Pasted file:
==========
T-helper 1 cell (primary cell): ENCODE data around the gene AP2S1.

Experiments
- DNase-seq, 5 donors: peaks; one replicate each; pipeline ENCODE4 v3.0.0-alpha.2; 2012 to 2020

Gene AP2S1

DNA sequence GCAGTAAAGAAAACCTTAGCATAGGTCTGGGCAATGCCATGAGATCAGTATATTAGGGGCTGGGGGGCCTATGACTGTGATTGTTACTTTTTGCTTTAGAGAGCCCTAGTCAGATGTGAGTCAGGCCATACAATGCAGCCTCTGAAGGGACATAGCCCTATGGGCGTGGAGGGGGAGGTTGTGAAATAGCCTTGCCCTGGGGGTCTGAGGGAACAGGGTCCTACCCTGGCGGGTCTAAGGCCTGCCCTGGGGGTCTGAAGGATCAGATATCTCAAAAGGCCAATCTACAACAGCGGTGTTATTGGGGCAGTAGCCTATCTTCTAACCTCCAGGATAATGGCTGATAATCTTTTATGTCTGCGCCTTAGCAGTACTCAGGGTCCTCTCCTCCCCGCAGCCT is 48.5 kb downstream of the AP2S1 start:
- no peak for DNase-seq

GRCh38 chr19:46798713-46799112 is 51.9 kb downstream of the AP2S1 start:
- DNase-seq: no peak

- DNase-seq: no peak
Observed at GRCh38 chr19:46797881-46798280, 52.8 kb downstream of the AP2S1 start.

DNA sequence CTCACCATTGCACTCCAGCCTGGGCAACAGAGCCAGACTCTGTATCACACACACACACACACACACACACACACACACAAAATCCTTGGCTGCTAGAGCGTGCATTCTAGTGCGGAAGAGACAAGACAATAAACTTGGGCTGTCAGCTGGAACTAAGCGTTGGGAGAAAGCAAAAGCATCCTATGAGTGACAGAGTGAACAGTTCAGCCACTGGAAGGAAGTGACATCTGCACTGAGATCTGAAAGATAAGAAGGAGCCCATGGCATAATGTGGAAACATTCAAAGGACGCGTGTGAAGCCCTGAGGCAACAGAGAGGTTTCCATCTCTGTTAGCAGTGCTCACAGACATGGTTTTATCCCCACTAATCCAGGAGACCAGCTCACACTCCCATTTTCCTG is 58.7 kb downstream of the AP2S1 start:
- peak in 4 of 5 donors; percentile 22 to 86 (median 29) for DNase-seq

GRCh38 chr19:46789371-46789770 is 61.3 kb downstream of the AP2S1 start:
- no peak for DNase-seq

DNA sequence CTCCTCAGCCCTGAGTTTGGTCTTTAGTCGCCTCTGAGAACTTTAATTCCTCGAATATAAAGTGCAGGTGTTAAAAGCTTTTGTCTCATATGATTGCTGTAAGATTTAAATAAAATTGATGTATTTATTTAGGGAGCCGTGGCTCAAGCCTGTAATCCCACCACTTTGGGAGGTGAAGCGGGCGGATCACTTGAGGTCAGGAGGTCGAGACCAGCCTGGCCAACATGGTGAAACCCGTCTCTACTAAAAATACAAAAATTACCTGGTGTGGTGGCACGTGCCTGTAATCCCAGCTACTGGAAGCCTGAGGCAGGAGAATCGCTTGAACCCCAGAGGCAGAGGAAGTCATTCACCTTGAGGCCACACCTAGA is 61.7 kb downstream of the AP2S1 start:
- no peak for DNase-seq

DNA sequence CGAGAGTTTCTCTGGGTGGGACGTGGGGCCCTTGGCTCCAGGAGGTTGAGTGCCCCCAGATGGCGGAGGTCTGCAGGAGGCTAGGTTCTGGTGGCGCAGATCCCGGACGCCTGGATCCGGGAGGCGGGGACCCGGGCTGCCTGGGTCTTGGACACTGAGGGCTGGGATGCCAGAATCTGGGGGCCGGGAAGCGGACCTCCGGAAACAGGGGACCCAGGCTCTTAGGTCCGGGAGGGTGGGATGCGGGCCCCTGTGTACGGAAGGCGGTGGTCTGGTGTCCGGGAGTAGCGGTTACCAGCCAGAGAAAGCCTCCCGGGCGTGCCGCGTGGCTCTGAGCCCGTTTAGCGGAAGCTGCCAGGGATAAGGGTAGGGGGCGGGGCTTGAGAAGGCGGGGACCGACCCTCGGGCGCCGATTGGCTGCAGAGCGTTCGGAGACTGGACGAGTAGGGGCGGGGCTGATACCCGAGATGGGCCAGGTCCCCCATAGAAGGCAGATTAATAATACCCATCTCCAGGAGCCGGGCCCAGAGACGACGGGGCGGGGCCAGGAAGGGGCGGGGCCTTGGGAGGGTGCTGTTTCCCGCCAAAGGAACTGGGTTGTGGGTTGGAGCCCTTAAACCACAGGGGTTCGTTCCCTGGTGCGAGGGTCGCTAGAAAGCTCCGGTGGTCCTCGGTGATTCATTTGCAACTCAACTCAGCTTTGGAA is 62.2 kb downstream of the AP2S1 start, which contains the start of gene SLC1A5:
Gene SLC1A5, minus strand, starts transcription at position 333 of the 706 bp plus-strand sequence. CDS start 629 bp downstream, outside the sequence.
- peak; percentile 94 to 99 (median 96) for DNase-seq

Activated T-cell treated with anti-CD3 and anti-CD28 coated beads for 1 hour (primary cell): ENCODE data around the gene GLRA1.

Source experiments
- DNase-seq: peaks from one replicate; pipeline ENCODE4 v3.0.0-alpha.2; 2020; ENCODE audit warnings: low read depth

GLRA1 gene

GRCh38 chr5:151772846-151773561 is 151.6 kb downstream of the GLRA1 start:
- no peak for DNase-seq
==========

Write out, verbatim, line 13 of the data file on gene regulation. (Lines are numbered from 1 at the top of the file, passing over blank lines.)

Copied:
GRCh38 chr19:46789371-46789770 is 61.3 kb downstream of the AP2S1 start: